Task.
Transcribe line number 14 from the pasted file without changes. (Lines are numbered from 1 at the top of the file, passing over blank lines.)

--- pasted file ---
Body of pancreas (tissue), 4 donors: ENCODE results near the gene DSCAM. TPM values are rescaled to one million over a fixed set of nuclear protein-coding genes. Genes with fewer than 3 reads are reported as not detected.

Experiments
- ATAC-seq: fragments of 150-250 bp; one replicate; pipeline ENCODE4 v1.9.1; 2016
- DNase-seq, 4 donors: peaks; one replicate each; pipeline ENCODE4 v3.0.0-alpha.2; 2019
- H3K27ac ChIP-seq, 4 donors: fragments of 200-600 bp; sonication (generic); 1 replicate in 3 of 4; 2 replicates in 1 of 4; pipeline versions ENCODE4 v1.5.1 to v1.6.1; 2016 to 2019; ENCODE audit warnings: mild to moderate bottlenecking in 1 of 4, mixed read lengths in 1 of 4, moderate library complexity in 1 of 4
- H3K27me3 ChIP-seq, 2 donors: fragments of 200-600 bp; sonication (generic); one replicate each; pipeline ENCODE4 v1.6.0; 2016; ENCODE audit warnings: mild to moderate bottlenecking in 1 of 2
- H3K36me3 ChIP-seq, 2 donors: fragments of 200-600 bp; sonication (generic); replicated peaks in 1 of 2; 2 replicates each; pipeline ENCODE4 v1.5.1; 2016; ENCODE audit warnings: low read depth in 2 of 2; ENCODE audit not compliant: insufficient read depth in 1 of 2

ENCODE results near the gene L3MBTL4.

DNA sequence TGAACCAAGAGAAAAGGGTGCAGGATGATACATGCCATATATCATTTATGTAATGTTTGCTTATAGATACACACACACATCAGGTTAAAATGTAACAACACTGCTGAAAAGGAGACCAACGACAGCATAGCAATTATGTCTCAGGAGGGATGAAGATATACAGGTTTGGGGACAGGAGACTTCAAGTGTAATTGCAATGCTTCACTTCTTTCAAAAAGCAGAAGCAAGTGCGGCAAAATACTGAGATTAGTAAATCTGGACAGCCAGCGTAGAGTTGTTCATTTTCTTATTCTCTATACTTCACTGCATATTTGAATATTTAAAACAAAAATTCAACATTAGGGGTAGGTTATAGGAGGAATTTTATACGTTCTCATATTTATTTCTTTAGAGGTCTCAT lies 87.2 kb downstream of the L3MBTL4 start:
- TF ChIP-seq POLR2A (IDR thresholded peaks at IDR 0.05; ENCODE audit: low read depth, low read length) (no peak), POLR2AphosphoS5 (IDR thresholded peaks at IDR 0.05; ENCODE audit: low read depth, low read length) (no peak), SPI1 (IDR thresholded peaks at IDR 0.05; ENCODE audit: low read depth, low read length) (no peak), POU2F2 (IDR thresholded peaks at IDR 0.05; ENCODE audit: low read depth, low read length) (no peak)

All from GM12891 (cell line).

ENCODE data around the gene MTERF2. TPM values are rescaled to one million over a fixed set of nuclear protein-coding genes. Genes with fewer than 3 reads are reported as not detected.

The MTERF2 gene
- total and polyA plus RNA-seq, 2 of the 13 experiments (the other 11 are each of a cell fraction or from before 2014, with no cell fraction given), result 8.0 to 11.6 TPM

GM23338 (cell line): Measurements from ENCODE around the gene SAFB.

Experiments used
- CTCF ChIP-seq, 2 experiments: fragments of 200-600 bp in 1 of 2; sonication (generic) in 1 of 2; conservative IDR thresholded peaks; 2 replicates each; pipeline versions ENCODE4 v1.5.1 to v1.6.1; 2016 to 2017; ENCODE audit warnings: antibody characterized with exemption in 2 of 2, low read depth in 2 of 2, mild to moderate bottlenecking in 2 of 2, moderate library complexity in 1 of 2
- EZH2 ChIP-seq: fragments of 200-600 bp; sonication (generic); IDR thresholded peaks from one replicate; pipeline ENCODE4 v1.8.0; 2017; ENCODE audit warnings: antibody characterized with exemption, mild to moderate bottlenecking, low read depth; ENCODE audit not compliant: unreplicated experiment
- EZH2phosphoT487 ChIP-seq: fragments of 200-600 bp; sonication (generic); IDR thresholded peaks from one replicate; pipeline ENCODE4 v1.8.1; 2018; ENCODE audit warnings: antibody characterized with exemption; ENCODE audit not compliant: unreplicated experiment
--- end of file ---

- total and polyA plus RNA-seq, 2 of the 13 experiments (the other 11 are each of a cell fraction or from before 2014, with no cell fraction given), result 8.0 to 11.6 TPM